Arrieta No-Hits Hapless Reds

EP-160429613.jpg

I had no intention of blogging today, but then…

Look, it’s no mystery that the Cincinnati Reds are just plain awful.

Please don’t tell me that they are 8-8.

Zach Buchanan at the Cincinnati Enquirer points out how the Chicago Cubs are “light years ahead” of the rest of the league with a plus-60 run differential this far while the next best team (the Washington Nationals) are just plus-31.

But then he says everybody should calm down and remember that the Reds are 8-8.

If he’s going to point out the Cubs’ run differential, he might want to take a look at his own team’s as well.

The Reds have averaged 3.9 runs scored per game while allowing a league-worst 5.9 per game.

You don’t average being outscored by 2 full runs and finish the season .500.

They have a Pythagorean record of 5-11, which is a more accurate representation of their talent level.

Their last four wins have each been by 1-run margins.

By contrast, four of their eight losses have been by 7 runs or more.

Ouch.

That’s not to take anything away from Jake Arrieta, who has pitched like Superman for the last several years now.

He’s off to a 4-0 start with a 0.87 ERA.

Take on his last 28 starts from 2015 to give us a full-season of 32 starts and you get 23-4 with a 1.50 ERA.

He has made 24 consecutive quality starts in the regular season. In that stretch, he’s gone 20-1 with a 0.86 ERA. (The only loss was when Cole Hamels threw a no-hitter against the Cubbies.)

So he’s been doing alright, that Jake guy.

My favorite moment from the post-game interview with Len Kasper and Jim Deshaies on the Cubs’ TV crew was Arrieta pointing out some of the superstitions surrounding throwing no-hitters: “Business as usual, other than ‘Javy’ (Javier Baez) was in my spot before the eighth inning, so I kind of gave him a little hell for that, told him to never do that again.”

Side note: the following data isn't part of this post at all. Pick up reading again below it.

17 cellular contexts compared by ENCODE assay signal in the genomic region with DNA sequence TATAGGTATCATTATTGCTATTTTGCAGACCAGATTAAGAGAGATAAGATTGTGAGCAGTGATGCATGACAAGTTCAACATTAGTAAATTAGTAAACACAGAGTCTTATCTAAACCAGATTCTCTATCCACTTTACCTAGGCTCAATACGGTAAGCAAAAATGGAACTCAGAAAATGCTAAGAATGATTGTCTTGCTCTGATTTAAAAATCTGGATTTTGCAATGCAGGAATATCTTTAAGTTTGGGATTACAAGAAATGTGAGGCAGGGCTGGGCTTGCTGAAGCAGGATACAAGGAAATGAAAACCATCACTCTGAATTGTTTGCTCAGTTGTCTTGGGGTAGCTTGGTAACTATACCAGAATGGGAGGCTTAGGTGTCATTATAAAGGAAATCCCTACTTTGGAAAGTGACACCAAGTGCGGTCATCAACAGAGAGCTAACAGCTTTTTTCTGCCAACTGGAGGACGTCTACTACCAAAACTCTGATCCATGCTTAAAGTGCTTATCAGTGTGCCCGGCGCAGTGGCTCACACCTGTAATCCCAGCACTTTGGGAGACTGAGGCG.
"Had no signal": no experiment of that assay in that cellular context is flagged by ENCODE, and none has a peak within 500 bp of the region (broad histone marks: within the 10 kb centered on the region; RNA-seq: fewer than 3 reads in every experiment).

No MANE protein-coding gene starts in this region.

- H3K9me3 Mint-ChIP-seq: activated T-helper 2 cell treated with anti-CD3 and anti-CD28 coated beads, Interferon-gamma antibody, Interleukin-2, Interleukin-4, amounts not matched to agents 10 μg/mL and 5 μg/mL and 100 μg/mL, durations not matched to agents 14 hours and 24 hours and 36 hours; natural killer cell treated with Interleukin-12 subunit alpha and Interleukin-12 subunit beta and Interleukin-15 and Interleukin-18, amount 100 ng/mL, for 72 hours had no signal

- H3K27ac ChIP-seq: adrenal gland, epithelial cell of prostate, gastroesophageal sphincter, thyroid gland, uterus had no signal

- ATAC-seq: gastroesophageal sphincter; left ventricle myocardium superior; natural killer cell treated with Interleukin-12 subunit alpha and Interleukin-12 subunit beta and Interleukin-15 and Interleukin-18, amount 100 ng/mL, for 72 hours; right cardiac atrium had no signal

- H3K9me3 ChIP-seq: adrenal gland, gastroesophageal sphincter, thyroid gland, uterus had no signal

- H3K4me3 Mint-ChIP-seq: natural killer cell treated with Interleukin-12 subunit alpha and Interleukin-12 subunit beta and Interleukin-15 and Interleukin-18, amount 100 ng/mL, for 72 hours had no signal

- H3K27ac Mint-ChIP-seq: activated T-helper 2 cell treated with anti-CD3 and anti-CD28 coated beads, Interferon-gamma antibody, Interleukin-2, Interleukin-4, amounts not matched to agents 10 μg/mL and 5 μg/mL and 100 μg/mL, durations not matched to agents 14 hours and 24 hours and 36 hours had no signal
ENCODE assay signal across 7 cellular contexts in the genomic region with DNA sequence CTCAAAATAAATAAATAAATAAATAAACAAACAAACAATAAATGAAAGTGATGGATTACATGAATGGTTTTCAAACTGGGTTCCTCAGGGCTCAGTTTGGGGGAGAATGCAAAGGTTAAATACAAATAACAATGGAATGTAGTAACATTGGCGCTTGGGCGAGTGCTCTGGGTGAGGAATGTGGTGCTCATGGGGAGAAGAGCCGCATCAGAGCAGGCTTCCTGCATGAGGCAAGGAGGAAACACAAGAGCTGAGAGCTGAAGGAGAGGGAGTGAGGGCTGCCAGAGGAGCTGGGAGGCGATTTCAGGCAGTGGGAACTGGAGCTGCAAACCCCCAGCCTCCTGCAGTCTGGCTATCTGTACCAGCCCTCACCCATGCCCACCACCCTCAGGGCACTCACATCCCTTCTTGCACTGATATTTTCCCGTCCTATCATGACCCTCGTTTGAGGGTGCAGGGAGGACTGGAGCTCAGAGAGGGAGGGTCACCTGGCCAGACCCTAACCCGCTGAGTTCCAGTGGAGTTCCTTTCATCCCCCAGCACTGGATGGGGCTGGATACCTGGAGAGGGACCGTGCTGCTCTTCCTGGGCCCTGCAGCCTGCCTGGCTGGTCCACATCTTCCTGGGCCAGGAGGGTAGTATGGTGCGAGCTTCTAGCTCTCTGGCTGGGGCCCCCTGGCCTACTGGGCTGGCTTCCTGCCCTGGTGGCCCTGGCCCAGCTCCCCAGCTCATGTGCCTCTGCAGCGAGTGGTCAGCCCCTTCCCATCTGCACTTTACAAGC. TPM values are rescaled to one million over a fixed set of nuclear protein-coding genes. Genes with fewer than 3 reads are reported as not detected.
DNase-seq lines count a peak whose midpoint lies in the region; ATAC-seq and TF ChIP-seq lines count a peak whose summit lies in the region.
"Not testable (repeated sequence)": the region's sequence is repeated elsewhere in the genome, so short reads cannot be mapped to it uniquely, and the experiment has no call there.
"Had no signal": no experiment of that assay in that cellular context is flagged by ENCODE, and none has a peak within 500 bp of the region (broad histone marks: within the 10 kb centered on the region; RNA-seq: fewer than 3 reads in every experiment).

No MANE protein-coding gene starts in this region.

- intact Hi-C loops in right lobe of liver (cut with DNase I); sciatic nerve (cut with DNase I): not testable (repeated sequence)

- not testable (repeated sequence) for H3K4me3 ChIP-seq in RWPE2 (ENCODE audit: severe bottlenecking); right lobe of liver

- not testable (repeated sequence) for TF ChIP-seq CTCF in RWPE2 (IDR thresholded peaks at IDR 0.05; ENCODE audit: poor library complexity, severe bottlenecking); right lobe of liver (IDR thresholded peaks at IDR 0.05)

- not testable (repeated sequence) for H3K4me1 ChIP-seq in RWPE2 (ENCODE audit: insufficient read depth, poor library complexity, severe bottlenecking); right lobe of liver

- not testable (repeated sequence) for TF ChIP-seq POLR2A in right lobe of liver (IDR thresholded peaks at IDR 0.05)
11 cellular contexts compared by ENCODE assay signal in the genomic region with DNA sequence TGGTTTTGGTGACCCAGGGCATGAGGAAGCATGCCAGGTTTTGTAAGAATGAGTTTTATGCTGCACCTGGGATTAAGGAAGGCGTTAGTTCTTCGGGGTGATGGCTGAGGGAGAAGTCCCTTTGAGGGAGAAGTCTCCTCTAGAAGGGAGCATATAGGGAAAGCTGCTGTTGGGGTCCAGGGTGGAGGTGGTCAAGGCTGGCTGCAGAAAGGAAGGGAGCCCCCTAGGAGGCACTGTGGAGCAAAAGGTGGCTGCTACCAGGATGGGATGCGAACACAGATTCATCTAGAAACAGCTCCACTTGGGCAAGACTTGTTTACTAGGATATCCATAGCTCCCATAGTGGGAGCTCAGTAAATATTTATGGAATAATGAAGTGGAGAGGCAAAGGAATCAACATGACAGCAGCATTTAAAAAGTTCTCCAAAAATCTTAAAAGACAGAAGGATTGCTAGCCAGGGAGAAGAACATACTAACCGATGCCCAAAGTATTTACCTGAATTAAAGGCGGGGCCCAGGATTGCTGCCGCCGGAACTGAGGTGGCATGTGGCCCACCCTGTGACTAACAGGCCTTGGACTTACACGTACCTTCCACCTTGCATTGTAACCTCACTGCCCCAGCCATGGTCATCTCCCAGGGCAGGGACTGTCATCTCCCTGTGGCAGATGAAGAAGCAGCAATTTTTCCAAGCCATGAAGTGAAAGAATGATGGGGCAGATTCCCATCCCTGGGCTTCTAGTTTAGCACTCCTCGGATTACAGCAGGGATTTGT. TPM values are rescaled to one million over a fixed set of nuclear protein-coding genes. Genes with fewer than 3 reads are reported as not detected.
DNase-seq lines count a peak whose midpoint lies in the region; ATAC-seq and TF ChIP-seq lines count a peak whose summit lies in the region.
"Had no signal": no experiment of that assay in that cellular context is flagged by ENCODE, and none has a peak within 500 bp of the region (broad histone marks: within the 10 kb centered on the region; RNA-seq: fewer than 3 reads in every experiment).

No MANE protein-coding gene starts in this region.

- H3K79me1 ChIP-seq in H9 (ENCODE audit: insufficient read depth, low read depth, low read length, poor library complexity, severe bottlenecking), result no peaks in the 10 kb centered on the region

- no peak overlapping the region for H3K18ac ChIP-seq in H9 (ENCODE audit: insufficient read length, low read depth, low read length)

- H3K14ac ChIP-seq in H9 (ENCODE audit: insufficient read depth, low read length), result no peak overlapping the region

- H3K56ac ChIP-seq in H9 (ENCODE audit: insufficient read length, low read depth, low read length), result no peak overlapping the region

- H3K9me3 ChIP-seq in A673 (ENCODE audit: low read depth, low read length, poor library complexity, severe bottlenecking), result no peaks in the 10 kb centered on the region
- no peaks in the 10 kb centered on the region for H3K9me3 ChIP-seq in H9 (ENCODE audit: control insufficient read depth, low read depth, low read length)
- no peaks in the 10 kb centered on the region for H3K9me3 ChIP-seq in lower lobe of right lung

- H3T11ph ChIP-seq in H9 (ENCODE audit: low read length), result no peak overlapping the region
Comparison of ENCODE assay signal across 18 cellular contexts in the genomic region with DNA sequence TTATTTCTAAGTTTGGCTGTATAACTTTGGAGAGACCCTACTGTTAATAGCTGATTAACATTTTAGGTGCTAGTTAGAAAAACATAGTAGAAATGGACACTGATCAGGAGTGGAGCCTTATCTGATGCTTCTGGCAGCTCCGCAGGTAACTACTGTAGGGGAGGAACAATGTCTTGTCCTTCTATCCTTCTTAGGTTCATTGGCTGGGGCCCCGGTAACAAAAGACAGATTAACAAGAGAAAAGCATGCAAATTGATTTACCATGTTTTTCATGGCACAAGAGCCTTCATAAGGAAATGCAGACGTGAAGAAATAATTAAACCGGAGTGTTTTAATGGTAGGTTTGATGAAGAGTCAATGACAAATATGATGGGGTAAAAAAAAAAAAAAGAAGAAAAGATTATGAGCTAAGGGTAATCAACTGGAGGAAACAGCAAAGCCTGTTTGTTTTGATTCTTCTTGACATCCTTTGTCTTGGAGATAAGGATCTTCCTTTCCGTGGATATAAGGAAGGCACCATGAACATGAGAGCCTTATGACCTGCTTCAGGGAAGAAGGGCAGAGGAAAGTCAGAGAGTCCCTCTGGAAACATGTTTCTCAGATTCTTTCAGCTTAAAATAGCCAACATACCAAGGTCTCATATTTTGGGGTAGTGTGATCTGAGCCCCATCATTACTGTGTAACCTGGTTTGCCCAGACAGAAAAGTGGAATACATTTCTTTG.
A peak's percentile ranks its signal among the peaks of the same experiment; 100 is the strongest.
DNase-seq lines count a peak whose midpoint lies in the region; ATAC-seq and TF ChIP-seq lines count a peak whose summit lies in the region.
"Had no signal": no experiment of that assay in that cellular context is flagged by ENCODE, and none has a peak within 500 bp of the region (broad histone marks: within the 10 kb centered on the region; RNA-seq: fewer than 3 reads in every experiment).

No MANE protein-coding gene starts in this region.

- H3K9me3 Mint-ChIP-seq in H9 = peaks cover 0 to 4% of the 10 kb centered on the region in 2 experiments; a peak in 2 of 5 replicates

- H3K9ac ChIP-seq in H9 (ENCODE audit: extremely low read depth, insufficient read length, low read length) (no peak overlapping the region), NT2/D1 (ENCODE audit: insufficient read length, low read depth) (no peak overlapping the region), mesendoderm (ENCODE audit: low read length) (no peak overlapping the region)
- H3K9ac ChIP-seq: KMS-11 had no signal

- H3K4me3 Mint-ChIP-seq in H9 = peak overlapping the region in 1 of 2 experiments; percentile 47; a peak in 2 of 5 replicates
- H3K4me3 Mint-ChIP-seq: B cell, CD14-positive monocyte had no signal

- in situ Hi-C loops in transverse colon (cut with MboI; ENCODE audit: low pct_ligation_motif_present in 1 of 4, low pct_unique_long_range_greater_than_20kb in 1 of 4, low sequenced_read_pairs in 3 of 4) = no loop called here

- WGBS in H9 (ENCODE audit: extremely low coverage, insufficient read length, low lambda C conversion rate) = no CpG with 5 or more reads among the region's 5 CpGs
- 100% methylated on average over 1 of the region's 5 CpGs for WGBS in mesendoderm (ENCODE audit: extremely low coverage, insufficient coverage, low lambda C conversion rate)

David Ross caught the first no-hitter of his career in this, his final season. This shower is pretty spectacular.

EP-160429613-ross.jpg

“Grandpa Rossy” came into the interview room towards the tail end of Arrieta’s session with the media, saying “I didn’t want any questions — I just want a picture” then sitting down for photos with his pitcher.

Remember April 11th, when Brandon Finnegan started for the Reds against the Cubs and took a no-hitter into the 7th inning?

Neither do the Cubs’ batters.

In a merciless outburst, Chicago racked up 5 runs on 7 hits and a pair of walk in 4 innings of work for Finnegan, who fell to 1-1 on the season.

Relievers Tim Melville and Drew Hayes each allowed 4 runs in 2 innings of work.

The final score was 16-0.

Arrieta himself had a pair of hits. Ross homered and scored three runs. Kris Bryant had four hits and homered twice (4). Anthony Rizzo homered. Ben Zobrist had his first Cubs’ homer and was a triple shy of the cycle.

All along I was watching the game and feeling a little bad for Cubs manager Joe Maddon, who we know wants to protect Arrieta’s arm and make sure he has bullets left in it for October baseball.

This violates a maxim of baseball, assuming that you will get to the playoffs. But with a 12-4 start to the season and the way this roster is built, it’s about as safe a bet as you can get. Still, no guarantees…

With the team running away with it, there was no reason to leave Arrieta in. It was a perfect opportunity to rest his arm, pull him after 6 or 7 innings only having thrown maybe 80-90 pitches.

Instead, Maddon had to leave Arrieta in and just sort of wait and see what happened.

Couldn’t help but wonder if part of him was thinking “please just give up a hit so I can get you out of there.”

But Arrieta was not to be denied.

There was some good material in the Twitter-verse following the no-no, including love between the Arrieta’s family and Ross and the Los Angeles Dodgers (victims of Arrieta’s 2015 no-hitter) consoling the Reds.

His 2nd no-hitter in as many seasons is in the books and the Cubs are on a nice roll, taking advantage of a their cupcake April schedule.

Advertisements

Leave a Reply

Fill in your details below or click an icon to log in:

WordPress.com Logo

You are commenting using your WordPress.com account. Log Out / Change )

Twitter picture

You are commenting using your Twitter account. Log Out / Change )

Facebook photo

You are commenting using your Facebook account. Log Out / Change )

Google+ photo

You are commenting using your Google+ account. Log Out / Change )

Connecting to %s